Anemia and risk of hospitalization in pediatric chronic kidney disease.
BACKGROUND AND OBJECTIVES: Anemia is a well known complication of chronic kidney disease (CKD); however, the prevalence of anemia within CKD stages in the pediatric population has not been established. Additionally, the associated morbidity of anemia in the pediatric CKD population has not been elucidated.
DESIGN, SETTING, PARTICIPANTS, & MEASUREMENTS: 2,779 patients ages 2 yr and older in the North American Pediatric Renal Trials and Collaborative Studies database with CKD stage II to V (excluding dialysis or previous transplant patients) were identified. Descriptive statistics and multivariate modeling using logistic regression was performed to determine the prevalence of anemia and to evaluate the correlation between baseline anemia and hospitalization.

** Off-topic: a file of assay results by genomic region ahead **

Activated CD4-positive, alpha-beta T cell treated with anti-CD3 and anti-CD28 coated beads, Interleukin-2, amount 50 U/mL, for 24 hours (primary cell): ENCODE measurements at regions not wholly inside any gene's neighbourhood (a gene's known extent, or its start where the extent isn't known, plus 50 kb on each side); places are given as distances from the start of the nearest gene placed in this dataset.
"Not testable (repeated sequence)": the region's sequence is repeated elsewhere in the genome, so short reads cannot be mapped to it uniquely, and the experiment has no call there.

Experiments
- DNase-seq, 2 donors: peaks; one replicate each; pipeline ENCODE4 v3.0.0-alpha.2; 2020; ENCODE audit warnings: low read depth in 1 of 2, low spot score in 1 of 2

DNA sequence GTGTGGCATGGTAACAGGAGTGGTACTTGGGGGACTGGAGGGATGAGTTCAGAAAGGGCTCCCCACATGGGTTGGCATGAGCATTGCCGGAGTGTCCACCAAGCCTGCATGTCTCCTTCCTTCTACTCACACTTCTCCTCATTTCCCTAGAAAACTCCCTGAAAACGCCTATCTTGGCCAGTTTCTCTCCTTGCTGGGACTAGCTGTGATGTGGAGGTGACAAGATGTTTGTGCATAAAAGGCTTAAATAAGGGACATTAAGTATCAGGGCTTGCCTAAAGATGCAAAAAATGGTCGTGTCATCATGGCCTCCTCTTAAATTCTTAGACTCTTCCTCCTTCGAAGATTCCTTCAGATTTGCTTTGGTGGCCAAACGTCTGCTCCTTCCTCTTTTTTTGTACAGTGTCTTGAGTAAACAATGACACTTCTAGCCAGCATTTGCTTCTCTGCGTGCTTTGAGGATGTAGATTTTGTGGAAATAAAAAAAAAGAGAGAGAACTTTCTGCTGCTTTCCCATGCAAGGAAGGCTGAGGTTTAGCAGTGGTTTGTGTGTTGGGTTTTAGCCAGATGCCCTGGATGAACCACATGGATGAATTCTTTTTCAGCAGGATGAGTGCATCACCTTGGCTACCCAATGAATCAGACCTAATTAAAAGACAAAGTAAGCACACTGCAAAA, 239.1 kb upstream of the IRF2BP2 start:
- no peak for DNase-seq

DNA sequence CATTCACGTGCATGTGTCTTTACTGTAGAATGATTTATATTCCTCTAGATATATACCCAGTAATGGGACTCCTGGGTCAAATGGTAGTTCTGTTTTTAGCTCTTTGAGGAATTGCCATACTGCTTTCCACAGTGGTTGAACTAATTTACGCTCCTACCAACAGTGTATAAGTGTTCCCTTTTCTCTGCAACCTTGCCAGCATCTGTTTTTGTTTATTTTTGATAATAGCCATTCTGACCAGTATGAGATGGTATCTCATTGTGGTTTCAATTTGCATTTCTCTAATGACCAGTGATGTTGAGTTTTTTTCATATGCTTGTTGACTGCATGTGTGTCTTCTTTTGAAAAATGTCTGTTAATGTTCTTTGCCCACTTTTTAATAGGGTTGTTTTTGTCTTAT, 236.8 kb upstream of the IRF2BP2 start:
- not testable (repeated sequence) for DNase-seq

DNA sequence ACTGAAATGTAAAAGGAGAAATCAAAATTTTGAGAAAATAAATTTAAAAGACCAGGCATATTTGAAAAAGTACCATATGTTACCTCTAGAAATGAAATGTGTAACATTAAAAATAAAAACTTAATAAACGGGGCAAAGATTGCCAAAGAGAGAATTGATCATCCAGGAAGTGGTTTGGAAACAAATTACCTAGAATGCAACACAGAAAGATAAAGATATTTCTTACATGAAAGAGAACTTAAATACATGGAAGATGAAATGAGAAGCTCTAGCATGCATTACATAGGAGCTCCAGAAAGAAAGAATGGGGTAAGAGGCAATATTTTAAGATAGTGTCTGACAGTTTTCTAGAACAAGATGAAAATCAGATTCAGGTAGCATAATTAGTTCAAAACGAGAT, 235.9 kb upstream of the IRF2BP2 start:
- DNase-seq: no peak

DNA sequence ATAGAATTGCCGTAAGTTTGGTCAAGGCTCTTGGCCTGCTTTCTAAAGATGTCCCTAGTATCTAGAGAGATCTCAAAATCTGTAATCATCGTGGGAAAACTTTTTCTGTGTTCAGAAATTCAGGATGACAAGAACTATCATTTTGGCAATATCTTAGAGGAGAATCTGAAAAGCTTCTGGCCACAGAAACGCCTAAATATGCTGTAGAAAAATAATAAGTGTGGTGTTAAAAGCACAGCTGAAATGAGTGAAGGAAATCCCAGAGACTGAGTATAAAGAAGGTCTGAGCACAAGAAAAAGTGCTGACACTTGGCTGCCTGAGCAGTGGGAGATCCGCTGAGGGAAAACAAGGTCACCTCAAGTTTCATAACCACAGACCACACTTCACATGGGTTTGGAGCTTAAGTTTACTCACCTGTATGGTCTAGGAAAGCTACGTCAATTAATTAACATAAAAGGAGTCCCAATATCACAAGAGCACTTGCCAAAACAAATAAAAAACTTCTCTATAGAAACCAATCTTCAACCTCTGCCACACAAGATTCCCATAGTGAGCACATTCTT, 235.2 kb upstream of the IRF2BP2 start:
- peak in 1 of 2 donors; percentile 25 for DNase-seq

RESULTS: The prevalence of anemia (hematocrit < 33%) increased from 18.5% in CKD stage II to 68% in CKD stage V (predialysis). Anemic children were 55% more likely to be hospitalized when compared with nonanemic children (odds ratio 1.55; 95% confidence interval 1.23 to 1.94). Similar results were obtained using hematocrit cutoffs of 36 and 39%.
CONCLUSIONS: In this pediatric predialysis CKD population, anemia increases with increasing CKD stage and is significantly associated with hospitalization risk. Hematocrit levels above 36 and 39% were not associated with increased risk of hospitalization. Further examination into the effect of correcting anemia on hospitalization rates may provide additional useful information.